Citation: Endocrine-Related Cancer 5, 1; 10.1530/ERP-17-0044

Treatment and outcome

Due to persisting chest pain during admission, the possibility of mesalazine-induced myopericarditis was raised. On day 6, mesalazine was discontinued after discussion with the gastroenterologist. This coincided with immediate resolution of the patient’s symptomatology and improvement in inflammatory markers and normalization within 7 days (Fig. 5). The discontinuation of mesalazine was not associated with a flare in the patient’s GI symptoms. As the patient’s GI symptoms remained stable, his mesalazine was completely discontinued with a plan for further review in the outpatient gastroenterology clinic.

Figure 5
Figure 5

Trend in CRP showing drop in levels after stopping mesalazine on day 6.

Citation: Endocrine-Related Cancer 5, 1; 10.1530/ERP-17-0044

Discussion

Cardiac involvement in inflammatory bowel disease (IBD) is a very rare complication and few cases have been reported in the literature. This can either manifest as endocarditis (secondary to infective agents in the context of deranged immunity), myocarditis/myopericarditis or arrhythmias (8). Most of the reported cases of myopericarditis or myocarditis can be attributed to the autoimmune nature of IBD or secondary to the immunomodulating therapies, such as mesalazine and steroids (8). Myocarditis has been reported more in ulcerative colitis (UC) than Crohn’s disease (CD) with the etiology undetermined (8).

Mesalazine (5-aminosalicylic acid) is an anti-inflammatory medication used in the treatment of UC and CD. The exact mechanism of action is unknown; however, it is postulated to be mediated by nuclear receptors (9). In the context of IBD, the peroxisome proliferator-activated receptor gamma is the main target by which mesalazine induces its anti-inflammatory effect on macrophages and epithelial cells (9). It is also believed that it retains some inhibitory properties on cyclooxygenase, lipoxygenase, TNF-a, IL1 and IL6 production (9). Main side effects are related to gastrointestinal disturbances, more rarer ones include myelosuppression, SLE-like reactions, renal injury, erythema multiform and myopericarditis/myocarditis (8, 9). In mesalazine-induced myocarditis, the response tends to be paradoxical and is coupled with upregulation of inflammation within the myocardium, likely secondary to an autoimmune hypersensitivity response to the drug itself rather than an intrinsic toxic property of it (8).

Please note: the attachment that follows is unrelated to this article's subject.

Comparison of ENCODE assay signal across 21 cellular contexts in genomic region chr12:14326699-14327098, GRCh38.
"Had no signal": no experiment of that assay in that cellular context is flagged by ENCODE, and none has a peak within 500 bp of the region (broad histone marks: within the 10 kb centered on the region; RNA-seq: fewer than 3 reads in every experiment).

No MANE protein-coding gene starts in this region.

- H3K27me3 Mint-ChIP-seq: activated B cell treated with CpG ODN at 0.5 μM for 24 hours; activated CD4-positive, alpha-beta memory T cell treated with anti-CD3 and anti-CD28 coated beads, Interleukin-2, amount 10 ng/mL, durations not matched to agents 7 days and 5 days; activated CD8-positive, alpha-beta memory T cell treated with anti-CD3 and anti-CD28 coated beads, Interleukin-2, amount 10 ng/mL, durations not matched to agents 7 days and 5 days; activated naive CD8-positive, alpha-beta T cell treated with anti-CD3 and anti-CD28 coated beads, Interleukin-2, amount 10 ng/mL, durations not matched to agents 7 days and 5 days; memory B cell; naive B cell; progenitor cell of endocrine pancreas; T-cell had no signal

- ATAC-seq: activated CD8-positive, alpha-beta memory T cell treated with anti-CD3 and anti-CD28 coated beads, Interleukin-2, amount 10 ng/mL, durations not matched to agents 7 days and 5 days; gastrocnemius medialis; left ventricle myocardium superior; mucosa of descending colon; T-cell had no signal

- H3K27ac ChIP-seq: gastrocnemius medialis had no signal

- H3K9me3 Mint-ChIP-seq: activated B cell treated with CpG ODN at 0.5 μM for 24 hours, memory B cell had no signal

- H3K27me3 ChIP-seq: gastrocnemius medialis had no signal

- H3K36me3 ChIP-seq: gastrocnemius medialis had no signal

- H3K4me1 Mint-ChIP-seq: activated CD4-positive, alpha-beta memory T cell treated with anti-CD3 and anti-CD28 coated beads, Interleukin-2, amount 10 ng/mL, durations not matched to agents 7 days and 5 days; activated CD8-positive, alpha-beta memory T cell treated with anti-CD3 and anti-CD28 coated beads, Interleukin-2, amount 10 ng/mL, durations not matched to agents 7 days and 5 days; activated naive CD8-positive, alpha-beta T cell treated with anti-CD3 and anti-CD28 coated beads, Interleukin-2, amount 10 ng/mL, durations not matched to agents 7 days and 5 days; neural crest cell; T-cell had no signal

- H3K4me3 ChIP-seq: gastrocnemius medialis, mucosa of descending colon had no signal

This case report is a good example of non-coronary cardiac disease in UC and highlights the importance of good clinical history taking. Furthermore, it highlights the imaging modalities at our disposal for confirming or refuting a diagnosis of myocarditis. Myopericarditis has been reported in patients with UC and CD independent of mesalazine use (2). The causality of this patient’s presentation is difficult to determine, as to whether it was secondary to mesalazine or simply a complication of UC; however, the rapid improvement in symptomology and inflammatory markers after discontinuation strongly favors mesalazine as a culprit. In conclusion, the risk of cardiac involvement in inflammatory bowel disease may be higher than reported in the literature and could occur insidiously in asymptomatic patient culminating in cardiac failure.